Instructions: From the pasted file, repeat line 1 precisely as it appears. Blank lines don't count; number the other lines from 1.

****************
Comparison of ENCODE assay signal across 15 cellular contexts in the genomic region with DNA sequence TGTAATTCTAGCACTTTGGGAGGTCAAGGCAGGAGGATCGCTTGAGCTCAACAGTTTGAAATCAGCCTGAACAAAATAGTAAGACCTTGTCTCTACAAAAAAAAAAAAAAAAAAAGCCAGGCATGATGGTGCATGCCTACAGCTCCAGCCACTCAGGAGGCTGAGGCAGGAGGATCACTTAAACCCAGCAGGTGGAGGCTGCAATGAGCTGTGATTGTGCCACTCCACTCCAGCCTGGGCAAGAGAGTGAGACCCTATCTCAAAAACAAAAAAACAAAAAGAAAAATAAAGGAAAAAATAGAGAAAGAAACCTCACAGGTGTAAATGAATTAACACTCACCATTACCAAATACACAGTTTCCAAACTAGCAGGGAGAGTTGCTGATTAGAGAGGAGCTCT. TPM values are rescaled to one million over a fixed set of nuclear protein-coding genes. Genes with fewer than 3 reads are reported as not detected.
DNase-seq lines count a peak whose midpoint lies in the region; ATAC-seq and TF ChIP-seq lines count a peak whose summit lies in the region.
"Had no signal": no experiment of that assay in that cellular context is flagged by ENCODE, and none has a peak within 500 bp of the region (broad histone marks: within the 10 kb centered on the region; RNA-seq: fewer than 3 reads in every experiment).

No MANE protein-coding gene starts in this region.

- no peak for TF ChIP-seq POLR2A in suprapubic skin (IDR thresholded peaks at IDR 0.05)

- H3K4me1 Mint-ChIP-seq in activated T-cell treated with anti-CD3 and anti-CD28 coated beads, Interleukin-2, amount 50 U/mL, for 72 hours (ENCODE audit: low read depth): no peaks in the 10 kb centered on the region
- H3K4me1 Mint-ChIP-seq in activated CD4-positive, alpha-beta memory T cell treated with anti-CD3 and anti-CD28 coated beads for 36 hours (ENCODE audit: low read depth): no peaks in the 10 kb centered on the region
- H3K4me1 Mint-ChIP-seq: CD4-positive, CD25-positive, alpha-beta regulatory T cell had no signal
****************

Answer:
Comparison of ENCODE assay signal across 15 cellular contexts in the genomic region with DNA sequence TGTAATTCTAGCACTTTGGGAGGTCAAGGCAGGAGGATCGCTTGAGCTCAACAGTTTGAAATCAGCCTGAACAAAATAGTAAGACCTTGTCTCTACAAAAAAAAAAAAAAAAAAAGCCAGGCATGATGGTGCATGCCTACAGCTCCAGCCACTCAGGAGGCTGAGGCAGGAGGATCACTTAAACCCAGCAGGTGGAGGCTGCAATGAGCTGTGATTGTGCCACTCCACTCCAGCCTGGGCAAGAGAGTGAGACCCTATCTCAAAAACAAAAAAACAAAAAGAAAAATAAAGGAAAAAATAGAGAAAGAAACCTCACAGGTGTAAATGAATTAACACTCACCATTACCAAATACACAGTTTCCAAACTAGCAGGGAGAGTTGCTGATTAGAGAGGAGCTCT. TPM values are rescaled to one million over a fixed set of nuclear protein-coding genes. Genes with fewer than 3 reads are reported as not detected.